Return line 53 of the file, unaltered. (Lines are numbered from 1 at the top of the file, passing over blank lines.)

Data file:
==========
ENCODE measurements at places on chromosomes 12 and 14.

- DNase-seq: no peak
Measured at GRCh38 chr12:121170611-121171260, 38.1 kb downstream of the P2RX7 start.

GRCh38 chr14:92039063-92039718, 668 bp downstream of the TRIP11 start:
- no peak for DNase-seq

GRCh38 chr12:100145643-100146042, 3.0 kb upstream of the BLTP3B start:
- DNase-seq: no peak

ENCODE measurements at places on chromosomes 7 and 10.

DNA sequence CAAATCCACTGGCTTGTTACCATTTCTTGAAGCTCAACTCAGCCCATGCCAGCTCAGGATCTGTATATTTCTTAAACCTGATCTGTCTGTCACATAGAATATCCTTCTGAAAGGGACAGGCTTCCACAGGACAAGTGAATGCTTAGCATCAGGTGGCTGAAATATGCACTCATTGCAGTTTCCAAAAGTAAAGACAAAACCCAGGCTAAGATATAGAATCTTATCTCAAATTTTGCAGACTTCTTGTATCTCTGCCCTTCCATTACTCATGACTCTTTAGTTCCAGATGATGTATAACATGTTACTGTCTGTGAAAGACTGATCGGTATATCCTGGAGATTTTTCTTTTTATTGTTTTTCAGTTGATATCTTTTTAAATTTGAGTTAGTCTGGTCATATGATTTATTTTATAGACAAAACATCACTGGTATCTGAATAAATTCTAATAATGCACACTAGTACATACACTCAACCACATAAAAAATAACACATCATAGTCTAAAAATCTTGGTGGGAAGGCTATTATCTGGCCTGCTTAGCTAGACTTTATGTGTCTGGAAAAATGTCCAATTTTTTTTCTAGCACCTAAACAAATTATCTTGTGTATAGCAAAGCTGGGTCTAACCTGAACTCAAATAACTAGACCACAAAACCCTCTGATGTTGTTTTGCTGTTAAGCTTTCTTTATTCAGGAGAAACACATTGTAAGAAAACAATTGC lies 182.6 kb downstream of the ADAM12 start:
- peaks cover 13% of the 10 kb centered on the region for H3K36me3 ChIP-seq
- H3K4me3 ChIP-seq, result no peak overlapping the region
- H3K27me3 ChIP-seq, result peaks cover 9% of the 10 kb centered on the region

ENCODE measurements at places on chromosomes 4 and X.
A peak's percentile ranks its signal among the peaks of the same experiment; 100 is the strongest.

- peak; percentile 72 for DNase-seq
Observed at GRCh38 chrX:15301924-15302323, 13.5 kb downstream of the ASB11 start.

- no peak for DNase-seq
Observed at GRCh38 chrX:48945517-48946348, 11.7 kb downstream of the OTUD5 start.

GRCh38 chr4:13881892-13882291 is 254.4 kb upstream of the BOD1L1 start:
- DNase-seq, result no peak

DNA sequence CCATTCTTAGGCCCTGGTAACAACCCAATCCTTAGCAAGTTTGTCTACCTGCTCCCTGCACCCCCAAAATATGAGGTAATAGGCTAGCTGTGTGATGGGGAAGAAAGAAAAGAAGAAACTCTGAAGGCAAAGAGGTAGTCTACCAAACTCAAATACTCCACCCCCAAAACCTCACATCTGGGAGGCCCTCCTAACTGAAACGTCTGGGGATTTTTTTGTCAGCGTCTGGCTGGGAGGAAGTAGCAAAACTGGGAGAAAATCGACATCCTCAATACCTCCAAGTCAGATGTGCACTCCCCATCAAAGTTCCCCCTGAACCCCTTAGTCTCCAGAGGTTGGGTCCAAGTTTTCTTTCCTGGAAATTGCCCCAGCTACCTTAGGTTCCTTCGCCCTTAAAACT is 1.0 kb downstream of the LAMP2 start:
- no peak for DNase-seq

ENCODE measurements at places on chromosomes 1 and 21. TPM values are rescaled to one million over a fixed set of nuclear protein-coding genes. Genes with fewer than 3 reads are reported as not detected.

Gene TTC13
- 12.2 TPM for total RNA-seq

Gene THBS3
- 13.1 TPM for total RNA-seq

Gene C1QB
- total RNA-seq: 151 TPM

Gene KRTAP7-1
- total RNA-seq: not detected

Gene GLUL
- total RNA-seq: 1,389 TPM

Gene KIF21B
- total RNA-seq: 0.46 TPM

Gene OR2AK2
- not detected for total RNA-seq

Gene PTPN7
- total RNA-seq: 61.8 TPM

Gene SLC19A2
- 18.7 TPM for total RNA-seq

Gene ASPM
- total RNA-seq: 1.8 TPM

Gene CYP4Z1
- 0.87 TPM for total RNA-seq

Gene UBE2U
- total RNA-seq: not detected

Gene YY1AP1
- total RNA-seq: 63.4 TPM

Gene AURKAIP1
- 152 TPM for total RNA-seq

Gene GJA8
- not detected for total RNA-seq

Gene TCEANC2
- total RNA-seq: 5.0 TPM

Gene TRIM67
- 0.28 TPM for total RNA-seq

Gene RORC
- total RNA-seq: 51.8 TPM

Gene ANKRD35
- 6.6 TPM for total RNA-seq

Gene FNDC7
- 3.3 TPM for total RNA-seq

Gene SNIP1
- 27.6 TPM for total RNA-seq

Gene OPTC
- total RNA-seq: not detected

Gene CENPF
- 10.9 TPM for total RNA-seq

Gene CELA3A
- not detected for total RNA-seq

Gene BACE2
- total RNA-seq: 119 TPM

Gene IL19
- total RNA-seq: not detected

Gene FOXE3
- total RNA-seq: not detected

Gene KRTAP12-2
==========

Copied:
- not detected for total RNA-seq